Dr Christoph Meyer

School of Science, Engineering & Environment

Photo of Dr Christoph Meyer

Contact Details

School of Science, Engineering and Environment
University of Salford
Peel Building
M5 4WT Salford

Current positions



Following undergraduate studies in Biology at the University of Tübingen (Germany) and the University of Miami (USA) I obtained a MSc degree in Biology (Diploma) from the University of Würzburg (Germany) in 2003. As a result of an early-developed interest in tropical ecosystems and wildlife, which deepened throughout my undergraduate years, I then embarked on a PhD to study Neotropical bats and how they are affected by habitat fragmentation.

In 2007 I earned a PhD in animal ecology from the University of Ulm (Germany) under the late Prof. Elisabeth Kalko, which involved two years of field work in Panama based at the Smithsonian Tropical Research Institute (STRI). During a subsequent Conservation International-funded postdoc, also at the University of Ulm, I synthesized numerous data sets provided by colleagues aimed at assessing the suitability of tropical bats for inclusion in long-term monitoring programs.

In 2009 I joined the Centre for Ecology, Evolution and Environmental Changes (cE3c) at the University of Lisbon (Portugal) as Research Fellow, where I have worked on a variety of projects addressing ecological and conservation-related issues in the tropics (e.g. Brazil, São Tomé) and Iberia (Portugal, Spain). I joined the University of Salford as Lecturer in Global Ecology & Conservation in November 2015 and was promoted to Reader in 2022.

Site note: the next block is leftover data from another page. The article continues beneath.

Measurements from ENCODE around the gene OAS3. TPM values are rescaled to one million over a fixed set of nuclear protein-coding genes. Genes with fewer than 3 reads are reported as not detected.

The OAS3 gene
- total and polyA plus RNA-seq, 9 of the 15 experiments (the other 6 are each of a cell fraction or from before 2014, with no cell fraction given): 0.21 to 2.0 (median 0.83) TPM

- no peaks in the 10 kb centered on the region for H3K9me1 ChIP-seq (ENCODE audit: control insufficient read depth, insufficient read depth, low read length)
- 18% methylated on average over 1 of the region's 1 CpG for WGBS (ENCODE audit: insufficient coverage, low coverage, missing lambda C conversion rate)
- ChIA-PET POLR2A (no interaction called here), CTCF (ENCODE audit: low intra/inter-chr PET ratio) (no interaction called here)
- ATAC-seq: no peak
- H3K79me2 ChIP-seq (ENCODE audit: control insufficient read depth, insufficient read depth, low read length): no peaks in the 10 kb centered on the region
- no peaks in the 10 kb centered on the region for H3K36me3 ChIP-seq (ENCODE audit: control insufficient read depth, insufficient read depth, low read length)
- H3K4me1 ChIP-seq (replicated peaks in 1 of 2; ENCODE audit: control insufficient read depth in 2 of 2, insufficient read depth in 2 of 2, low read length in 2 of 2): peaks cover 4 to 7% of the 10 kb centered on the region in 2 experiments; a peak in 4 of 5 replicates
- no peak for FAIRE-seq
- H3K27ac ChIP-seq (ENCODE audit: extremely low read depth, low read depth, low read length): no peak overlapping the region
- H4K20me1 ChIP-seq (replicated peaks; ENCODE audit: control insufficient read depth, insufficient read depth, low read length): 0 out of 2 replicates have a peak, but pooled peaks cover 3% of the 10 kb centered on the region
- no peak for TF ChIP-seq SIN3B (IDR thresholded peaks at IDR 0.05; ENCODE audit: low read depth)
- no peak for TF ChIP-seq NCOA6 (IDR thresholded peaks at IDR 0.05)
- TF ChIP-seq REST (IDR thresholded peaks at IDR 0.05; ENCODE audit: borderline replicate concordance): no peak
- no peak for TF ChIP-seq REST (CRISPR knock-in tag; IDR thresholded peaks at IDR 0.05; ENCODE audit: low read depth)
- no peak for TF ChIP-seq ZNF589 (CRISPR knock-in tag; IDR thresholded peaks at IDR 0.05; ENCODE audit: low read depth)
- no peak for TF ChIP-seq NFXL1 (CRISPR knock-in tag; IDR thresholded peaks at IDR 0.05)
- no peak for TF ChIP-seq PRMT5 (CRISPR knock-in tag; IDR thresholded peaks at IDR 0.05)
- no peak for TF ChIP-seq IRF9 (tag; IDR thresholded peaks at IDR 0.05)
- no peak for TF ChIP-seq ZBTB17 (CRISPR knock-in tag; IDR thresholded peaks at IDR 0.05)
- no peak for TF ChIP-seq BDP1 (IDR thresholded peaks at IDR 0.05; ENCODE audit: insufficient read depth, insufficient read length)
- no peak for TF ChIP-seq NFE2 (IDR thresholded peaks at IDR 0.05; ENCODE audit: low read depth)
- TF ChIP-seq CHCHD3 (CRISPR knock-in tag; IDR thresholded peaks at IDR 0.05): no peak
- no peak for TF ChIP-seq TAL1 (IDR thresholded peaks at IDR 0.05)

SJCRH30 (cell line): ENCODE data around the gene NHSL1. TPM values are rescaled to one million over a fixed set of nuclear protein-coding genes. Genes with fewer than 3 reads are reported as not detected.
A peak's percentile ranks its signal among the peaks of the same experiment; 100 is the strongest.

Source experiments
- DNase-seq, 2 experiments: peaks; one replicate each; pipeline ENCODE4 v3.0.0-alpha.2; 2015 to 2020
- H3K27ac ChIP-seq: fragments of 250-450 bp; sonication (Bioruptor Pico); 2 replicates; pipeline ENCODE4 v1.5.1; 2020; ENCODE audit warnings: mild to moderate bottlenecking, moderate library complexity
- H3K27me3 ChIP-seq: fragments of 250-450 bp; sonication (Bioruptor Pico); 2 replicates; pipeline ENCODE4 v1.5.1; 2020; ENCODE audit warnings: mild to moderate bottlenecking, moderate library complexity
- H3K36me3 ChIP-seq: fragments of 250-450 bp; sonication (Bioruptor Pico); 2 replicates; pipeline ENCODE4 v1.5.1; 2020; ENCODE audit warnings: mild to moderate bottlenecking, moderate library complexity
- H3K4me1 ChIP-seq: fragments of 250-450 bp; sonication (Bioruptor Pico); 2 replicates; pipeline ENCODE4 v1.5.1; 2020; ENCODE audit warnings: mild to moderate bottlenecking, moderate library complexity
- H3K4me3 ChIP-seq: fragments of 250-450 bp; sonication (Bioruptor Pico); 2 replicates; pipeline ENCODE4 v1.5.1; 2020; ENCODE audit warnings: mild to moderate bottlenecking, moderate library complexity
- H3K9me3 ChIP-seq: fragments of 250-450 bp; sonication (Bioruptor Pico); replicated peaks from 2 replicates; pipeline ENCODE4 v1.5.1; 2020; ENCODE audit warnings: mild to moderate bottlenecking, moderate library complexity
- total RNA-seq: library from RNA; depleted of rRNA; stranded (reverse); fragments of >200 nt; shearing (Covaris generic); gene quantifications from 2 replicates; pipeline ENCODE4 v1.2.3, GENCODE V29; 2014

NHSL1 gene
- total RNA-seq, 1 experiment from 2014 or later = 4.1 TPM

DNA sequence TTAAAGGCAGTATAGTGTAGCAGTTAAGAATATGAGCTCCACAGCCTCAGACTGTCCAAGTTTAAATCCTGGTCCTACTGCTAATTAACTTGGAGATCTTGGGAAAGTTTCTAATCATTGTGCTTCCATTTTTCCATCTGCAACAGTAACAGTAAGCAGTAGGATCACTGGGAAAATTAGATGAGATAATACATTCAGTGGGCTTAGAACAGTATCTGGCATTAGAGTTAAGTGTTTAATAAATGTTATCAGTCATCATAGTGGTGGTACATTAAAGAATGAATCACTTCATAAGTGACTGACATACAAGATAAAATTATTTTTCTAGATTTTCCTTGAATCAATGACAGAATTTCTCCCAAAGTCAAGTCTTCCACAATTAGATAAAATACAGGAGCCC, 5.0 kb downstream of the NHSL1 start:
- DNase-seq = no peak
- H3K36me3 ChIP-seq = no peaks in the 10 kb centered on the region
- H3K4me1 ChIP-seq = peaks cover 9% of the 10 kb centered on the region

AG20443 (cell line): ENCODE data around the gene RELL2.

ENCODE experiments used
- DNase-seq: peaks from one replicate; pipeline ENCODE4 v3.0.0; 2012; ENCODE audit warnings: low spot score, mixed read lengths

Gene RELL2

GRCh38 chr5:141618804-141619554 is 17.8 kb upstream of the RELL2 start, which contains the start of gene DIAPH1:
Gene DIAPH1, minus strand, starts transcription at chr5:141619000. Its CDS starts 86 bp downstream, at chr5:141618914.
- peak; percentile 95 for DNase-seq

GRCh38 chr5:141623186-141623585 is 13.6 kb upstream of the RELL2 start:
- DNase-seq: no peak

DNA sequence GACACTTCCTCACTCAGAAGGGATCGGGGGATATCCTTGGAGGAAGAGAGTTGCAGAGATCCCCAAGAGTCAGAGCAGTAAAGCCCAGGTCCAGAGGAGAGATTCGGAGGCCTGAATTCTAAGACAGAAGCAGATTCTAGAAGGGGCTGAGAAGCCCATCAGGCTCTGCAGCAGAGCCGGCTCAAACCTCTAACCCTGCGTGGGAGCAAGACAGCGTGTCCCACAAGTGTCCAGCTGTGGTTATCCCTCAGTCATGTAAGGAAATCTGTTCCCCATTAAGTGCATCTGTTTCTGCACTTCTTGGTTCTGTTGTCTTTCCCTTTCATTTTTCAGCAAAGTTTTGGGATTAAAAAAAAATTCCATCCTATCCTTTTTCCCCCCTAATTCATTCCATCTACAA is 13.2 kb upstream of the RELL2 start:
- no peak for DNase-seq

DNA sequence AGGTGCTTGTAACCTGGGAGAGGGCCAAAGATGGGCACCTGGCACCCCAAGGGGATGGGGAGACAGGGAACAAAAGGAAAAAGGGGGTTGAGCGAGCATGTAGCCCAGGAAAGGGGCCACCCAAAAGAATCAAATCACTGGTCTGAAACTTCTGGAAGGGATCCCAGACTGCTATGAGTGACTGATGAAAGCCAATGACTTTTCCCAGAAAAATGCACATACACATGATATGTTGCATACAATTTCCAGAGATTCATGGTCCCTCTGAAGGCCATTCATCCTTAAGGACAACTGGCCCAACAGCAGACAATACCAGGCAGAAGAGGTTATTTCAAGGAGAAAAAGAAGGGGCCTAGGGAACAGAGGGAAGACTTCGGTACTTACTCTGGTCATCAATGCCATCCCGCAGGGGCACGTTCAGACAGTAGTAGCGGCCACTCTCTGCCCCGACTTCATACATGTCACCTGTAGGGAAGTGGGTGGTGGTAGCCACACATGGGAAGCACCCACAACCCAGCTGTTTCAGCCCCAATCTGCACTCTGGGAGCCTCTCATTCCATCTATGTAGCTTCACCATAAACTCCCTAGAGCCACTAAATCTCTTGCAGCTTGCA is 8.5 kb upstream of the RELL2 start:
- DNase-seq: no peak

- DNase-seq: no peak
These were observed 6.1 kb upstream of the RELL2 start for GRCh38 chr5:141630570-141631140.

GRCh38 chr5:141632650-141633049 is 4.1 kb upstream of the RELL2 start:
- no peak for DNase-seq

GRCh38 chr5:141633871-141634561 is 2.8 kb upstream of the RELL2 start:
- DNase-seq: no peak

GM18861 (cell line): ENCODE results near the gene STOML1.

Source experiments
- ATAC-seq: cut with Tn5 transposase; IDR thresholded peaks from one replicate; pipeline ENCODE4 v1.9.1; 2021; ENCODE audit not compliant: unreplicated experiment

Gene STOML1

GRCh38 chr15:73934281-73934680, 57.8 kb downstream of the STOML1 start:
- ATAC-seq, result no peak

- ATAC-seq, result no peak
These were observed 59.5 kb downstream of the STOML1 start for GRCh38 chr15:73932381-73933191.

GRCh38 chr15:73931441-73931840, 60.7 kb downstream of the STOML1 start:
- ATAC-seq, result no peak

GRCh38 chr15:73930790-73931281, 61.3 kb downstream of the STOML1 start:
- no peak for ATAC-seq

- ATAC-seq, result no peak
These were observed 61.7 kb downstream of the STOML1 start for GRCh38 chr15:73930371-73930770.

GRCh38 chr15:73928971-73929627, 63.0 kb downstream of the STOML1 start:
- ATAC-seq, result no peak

Areas of Research

I am an animal ecologist with general research interests at the nexus of biodiversity research, landscape ecology, and conservation biology. My line of research centres on timely topics in conservation biology and sustainability science: trying to advance our understanding about how functionally important vertebrate taxa are affected by habitat fragmentation and anthropogenic land-use change and about how biodiversity and ecosystem services can be safeguarded in the rapidly expanding agricultural areas that increasingly dominate landscapes throughout much of the tropics.

For much of my research I use bats as models, a group that due to their high species richness, ecological diversity and functional importance in tropical ecosystems has captivated me early on in my career. I have broad experience in conducting field-based ecological and conservation-related studies on bats and, to a lesser extent other taxa (birds, primates), in various tropical and temperate-zone countries.

Current research I am involved in include EcoPestSuppression, a large international research project aimed at evaluating the role of bats and birds as suppressors of rice insect pests in Guinea-Bissau, West Africa. In the UK, I am presently conducting a multi-scale assessment of the use of golf courses by bats, and also employ state-of-the-art acoustic technology to characterise biodiversity more broadly in this important urban green space type using soundscape approaches.

Areas of Supervision

Community Ecology; Landscape Ecology; Biodiversity Conservation; Vertebrate Ecology with focus on bats; Tropical Ecology; Bioacoustics and ecoacoustics


At undergraduate level, I am currently module leader for the L4 module Global Distribution of Wildlife, and I contribute to a range of other modules (e.g., L5 Ecology in Action, L6 Practical Ecology & Conservation). I also teach heavily on our L7 MSc programme in Wildlife Conservation, where I lead two modules (Global Conservation Challenges, Wildlife Conservation Dissertations) and contribute to other modules, including our overseas field course (Research Design and Delivery, Postgraduate Scholarship Skills, Field Monitoring of Biodiversity).

Qualifications and Recognitions

  • Postgraduate Certificate in Academic Practice

  • PhD in Ecology

  • MSc (Diploma) in Biology